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OSTI Report: Lies, lies, darn lies… will compromise your claim

08 June 2017 OSTI

The following case study has been extracted from OSTI Annual Report for 2016.

Mutual & Federal Insurance

The dispute relates to a motor vehicle hijacking claim for an incident reported to have occurred on the 26th of June 2016.

The insurer rejected the insured’s claim on the basis that the insured provided it with dishonest information with regards to the claim. The insurer also asserted that the insured had failed at the inception of the policy to disclose material information regarding his insurance history.

The insured advised the insurer that he had gone to visit a colleague who stays at Litha Park, which is situated five minutes away from his house. Whist driving home from the colleague’s house, he gave an old man a lift to Harare. After dropping off the old man and before he could start the vehicle, he was approached by two men who beat him up and drove off with the vehicle. He walked to his cousin’s home who stays close to where the vehicle was hi-jacked. According to the insured, the perpetrators had strangled him until he passed out. He later found himself dazed, walking in the rain not knowing how he got to his cousin’s house.

On arriving at his cousin, the insured alleged that he went to sleep.

He did not contact the police or his wife. He further advised that his cell phone had been taken during the incident. The following day, his cousin assisted him to go to the police station and report the incident.

The insurer’s assessor confirmed during the investigation that the insured did in fact visit his colleague in Litha Park. However, in contrast to what he had reported to the insurer, the insured told the assessor that he had given a lift to two old men. The insured thus provided the assessor with a version different from the one given to the insurer when the claim was submitted.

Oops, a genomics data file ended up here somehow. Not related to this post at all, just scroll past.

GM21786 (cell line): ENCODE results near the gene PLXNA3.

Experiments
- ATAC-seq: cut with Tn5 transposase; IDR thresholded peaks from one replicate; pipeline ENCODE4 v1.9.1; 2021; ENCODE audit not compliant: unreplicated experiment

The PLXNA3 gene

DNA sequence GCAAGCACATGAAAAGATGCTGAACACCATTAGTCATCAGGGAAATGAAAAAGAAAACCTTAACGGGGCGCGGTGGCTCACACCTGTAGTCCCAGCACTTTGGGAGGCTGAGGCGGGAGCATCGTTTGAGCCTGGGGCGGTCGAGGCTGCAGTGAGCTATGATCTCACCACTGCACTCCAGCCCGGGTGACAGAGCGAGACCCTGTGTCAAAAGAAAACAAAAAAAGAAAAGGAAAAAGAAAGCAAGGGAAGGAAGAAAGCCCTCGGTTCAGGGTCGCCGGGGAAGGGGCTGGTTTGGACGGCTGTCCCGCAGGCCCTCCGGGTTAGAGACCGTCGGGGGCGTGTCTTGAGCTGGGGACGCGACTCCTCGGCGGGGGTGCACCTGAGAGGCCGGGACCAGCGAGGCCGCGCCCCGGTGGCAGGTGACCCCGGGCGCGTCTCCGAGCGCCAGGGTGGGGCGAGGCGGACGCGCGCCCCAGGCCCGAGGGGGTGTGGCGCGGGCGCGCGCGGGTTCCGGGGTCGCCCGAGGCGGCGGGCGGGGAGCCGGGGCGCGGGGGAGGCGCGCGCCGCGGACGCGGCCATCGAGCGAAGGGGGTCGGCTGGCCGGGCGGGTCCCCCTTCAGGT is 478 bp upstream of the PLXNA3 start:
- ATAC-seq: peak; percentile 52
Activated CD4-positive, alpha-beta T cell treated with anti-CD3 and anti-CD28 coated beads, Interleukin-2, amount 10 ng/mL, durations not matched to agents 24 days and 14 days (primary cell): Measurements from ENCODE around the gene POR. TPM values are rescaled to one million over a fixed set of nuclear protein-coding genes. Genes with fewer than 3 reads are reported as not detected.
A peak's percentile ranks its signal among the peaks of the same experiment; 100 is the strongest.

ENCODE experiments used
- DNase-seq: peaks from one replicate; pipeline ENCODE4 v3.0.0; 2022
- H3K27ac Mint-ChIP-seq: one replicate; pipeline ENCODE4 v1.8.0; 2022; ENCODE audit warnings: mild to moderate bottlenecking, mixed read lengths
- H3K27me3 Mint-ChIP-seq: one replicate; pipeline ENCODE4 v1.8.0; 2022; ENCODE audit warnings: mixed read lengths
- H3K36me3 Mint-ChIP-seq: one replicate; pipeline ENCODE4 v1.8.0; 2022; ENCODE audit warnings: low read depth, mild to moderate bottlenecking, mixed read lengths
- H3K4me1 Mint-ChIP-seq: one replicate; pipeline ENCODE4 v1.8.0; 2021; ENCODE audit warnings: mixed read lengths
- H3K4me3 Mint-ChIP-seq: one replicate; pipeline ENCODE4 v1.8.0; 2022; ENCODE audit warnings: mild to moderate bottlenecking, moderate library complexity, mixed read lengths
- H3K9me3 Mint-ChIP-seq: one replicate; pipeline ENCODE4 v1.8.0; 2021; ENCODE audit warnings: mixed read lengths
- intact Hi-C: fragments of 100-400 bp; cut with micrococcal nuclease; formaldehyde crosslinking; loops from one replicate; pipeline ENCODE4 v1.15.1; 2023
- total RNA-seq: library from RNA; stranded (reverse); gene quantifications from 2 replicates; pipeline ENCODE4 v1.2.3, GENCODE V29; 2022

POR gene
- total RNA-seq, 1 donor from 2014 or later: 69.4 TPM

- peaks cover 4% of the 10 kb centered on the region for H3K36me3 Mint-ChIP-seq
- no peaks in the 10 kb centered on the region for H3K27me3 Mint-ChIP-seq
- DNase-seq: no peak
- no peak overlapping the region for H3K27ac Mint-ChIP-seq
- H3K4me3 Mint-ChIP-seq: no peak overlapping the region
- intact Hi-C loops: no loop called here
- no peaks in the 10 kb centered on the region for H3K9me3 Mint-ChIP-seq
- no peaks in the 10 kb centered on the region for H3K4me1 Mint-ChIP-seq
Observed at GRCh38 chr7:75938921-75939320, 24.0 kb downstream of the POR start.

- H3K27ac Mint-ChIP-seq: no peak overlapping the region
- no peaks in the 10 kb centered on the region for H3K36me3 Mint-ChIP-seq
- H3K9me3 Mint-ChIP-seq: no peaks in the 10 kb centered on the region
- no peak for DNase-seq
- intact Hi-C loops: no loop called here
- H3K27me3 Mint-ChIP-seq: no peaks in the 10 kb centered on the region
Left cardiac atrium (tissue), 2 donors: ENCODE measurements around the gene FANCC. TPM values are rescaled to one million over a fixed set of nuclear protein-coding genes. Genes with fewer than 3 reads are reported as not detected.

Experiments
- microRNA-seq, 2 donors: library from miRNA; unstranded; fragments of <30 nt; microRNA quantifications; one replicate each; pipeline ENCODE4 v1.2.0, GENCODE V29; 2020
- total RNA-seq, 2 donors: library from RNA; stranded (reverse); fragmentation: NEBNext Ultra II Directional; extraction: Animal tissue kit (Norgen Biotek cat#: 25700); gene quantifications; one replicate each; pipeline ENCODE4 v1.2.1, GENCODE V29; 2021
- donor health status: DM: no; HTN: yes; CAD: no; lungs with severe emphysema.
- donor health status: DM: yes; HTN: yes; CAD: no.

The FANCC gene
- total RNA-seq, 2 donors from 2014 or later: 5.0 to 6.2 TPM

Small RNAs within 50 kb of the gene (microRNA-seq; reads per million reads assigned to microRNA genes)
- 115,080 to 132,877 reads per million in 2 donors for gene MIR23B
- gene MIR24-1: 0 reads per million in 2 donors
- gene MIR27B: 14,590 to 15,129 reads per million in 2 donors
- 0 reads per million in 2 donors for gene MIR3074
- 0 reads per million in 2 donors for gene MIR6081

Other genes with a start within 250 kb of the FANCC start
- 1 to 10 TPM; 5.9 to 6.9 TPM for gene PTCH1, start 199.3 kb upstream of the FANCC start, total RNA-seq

The insured vehicle was later found by the SAPS having been burnt down. The vehicle was found also to have sustained accident damage. It was also discovered that the insured had submitted an almost identical claim in 2014 which had been settled by the insurer.

The insurer argued that the insured had failed to inform it at the inception of the policy that he had two previous policies that had been cancelled by his previous insurers, Iwyze and Telesure.

The insurer further argued that, in its view, the insured had staged the hijacking. The insured apparently informed the insurer’s assessor that he was on a call when the hijacking occurred and had a made a few calls prior to the hijacking.

The insured’s service provider confirmed that there were no calls made or received for at least six hours prior to the incident.

Having carefully considered all the submissions made, the Ombudsman was of the view that the insured had misrepresented his insurance history at the inception of the policy. It further appeared that the insured’s loss had probably been staged, considering the conflicting versions provided by him and the various discrepancies in the factual circum-stances surrounding the alleged incident.

The insurer’s decision to decline the claim was accordingly upheld.

Peter Nkhuna
Senior Ombudsman

 

 

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